As a result it may not even enter our heads to place ourselves into this category; but if we are entirely honest, we can all be poor in different ways and at different times of our lives.

When you look up the word ‘poor’ there are many different definitions that you can find. The first being the most obvious “lacking sufficient money to live at a standard considered comfortable or normal in a society” and I suppose this is how we most commonly use this word.

However there are also other definitions such as “of a low or inferior standard or quality”, or “(of a person) deserving of pity or sympathy”. Yet the definition that really stuck out for me and the one which I would like us to particularly focus on is as follows: to be poor is to be “deficient or lacking in something”.

I am not sure about you, but certainly for me, the past few months has made me become more acutely aware of this.

For the past 5 months, what we have known to be normal, has been completely turned upside down. Our routines, our work-life, our home-life, our church-life, our social-lives – all have been massively disrupted and disturbed. Everything we knew is no longer familiar, and instead we live in a constant state of the unknown, the chaotic, and uncertainty.

Some may find this exhilarating or at least may have done at the start, but we are now nearly six months in and things are just as uncertain as they were at the beginning. Yes, some things may have restarted but they are far from what they were, or what we are used to, and don’t even resemble anything that we would call normal.

Even this week the goal posts have changed once again after the recent government announcement and it feels like the floor is moving beneath our feet.

Some who felt that they were rich before, may have taken a huge financial hit in the past few months. Some whom felt they had everything they needed to survive, may be feeling the burden of recent times. Some who had an array of family and friends, may now be feeling the massive loss of not being able to see, or socialise, or even touch those they love most.

When it comes to our spiritual lives, this is no different. I am sure we have all felt the strain over the last few months of not being able to physically meet to receive the love, support and fellowship of our church family. For some, the fast from receiving from God in physical worship, or in the Eucharist, may have taken its toll in ways that we never imagined.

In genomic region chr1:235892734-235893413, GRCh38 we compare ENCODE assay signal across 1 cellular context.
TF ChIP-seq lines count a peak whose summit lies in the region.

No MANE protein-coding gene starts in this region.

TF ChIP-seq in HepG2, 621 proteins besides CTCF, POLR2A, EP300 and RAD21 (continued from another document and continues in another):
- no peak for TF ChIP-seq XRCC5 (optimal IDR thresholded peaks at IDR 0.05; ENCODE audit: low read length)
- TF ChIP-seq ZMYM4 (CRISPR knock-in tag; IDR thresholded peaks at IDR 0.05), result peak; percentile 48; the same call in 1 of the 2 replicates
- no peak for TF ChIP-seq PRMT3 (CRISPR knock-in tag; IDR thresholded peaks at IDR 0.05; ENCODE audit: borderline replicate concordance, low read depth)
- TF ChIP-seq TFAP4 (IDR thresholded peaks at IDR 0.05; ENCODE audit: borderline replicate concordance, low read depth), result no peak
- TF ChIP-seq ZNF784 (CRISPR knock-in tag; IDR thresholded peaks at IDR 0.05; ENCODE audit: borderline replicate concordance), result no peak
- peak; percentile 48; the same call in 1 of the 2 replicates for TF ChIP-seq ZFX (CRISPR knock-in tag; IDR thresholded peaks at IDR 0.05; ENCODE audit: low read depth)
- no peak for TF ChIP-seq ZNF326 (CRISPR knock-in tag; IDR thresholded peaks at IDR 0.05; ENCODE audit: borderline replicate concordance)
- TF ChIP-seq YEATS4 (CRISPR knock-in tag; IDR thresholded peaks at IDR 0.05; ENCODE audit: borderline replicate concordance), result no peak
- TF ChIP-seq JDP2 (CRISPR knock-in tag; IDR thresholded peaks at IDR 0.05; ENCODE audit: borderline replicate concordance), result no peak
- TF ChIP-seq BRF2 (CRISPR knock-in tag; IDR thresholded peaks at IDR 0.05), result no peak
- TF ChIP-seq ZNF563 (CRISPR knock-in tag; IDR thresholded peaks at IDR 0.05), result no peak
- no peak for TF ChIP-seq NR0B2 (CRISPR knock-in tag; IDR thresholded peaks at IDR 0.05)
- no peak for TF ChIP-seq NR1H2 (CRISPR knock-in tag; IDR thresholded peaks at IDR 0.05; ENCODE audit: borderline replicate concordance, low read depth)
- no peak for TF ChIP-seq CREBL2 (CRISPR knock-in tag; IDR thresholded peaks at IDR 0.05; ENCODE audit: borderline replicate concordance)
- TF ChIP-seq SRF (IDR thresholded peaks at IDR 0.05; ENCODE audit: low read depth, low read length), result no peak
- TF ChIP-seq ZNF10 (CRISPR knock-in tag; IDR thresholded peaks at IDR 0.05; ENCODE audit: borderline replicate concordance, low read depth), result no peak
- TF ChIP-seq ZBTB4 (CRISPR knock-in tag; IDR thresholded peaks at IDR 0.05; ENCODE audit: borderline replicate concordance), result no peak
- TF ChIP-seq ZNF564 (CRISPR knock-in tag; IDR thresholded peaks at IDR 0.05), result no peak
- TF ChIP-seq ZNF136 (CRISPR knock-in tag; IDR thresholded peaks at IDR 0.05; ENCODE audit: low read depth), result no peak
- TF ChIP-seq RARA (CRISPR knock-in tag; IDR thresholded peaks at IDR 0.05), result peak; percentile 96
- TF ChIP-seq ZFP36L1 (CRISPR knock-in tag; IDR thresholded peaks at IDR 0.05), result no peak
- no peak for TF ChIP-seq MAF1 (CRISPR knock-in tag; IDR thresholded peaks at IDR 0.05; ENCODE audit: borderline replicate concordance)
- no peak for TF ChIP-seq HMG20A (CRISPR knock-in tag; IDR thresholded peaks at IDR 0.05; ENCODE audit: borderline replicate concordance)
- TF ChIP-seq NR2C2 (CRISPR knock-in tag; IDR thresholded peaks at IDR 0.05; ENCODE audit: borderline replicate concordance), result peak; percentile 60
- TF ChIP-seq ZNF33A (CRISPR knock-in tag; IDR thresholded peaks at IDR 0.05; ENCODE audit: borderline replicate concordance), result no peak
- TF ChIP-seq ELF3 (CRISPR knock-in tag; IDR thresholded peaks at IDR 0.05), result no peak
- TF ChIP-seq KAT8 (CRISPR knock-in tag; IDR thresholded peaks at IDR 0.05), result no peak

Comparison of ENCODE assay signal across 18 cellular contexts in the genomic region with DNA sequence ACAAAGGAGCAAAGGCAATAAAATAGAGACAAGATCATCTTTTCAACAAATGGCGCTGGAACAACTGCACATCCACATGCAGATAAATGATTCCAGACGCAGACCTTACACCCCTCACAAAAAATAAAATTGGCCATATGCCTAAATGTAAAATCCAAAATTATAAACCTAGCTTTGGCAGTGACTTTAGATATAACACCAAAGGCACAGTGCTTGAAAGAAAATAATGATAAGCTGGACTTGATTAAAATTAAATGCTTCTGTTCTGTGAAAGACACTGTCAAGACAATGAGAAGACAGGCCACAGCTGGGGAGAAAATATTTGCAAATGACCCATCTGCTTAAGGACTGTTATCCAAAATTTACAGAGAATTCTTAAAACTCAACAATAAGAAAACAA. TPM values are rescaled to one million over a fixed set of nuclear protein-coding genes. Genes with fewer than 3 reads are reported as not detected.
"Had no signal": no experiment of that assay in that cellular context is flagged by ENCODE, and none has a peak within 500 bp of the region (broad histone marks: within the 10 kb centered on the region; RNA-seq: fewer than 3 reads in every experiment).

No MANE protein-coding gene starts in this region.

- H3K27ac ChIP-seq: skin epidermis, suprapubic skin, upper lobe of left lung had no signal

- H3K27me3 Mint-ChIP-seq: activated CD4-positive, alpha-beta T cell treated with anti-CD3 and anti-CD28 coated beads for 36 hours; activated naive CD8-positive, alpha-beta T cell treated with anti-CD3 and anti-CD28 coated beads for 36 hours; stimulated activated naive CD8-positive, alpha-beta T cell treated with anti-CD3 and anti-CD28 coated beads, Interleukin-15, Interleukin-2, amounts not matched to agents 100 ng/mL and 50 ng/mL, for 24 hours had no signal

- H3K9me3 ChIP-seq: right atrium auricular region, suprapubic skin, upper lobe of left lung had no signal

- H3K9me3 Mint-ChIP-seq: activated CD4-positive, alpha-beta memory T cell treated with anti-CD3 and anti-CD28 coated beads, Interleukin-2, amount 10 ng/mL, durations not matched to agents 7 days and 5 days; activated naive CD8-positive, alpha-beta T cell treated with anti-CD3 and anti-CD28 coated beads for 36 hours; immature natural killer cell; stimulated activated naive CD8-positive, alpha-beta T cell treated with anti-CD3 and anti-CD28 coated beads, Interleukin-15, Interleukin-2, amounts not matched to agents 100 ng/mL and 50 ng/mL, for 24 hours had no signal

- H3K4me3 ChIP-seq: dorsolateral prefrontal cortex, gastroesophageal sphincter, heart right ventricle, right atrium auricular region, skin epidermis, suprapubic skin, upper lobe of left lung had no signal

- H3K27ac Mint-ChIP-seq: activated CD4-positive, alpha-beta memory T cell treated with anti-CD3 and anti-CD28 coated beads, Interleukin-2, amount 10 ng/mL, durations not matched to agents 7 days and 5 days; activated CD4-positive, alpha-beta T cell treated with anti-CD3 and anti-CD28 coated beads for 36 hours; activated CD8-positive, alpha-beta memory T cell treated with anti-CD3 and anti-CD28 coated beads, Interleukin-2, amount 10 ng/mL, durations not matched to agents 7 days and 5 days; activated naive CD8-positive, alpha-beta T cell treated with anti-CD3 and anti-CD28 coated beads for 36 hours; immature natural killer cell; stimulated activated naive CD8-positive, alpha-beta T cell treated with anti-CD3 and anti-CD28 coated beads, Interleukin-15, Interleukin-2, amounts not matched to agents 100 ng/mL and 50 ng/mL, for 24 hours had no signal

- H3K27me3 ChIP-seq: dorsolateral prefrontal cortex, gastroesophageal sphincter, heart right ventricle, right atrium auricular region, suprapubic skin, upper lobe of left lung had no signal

Whether we have followed Jesus for years or only a matter of days or weeks, none of us can truly fathom the love that God has for each and every one of us. As humans we simply fall short and none of us can fully know what and how much he can do for us. In fact we are told in our bibles that he can do immeasurably more than we can ask or imagine (Ephesians 3.20). Therefore we are all poor when it comes to understanding the One who is the Creator of the Universe and source of all life.

In Matthew 5.3 Jesus says ‘Blessed are the poor in spirit, for theirs is the kingdom of heaven.’ If you put the word “humble” in place of the word “poor,” we only just begin to understand what Jesus meant when he said this.

We must be humble in our spirits. In other words, when we come to God, we must realise our own sin and our own spiritual emptiness and poverty. We must not be self-satisfied or proud in our hearts, thinking we don’t really need God. Pride can take all kinds of forms, but the worst it is said spiritual pride. Often the richer we are in things, the poorer we are in our hearts.

Most of us like to be self-reliant and self-efficient. None of us really like to admit that we are poor or needy, or that we are somehow lacking in something that we need to survive and/or thrive. For some of us it is easier to help those ‘others’ who are in need or who are in our eyes ‘poor’, without actually examining ourselves and our own hearts and facing our own poverty, whatever that looks like.

Yet “Blessed are the poor in spirit, for theirs is the kingdom of heaven.”

So I suppose the challenge for us all today, is to lay down our own pride, to acknowledge and accept our own poverty and neediness, and to turn to God in humility and faith, knowing that he can do immeasurably more than we can ask or even imagine.

I believe that it is only once we have done this, can we freely and generously give, in the way that Deuteronomy talks about, with open hands to those who are poor and needy in our land.

Rachel Sheehan
Associate Hub Leader
(North West Hub)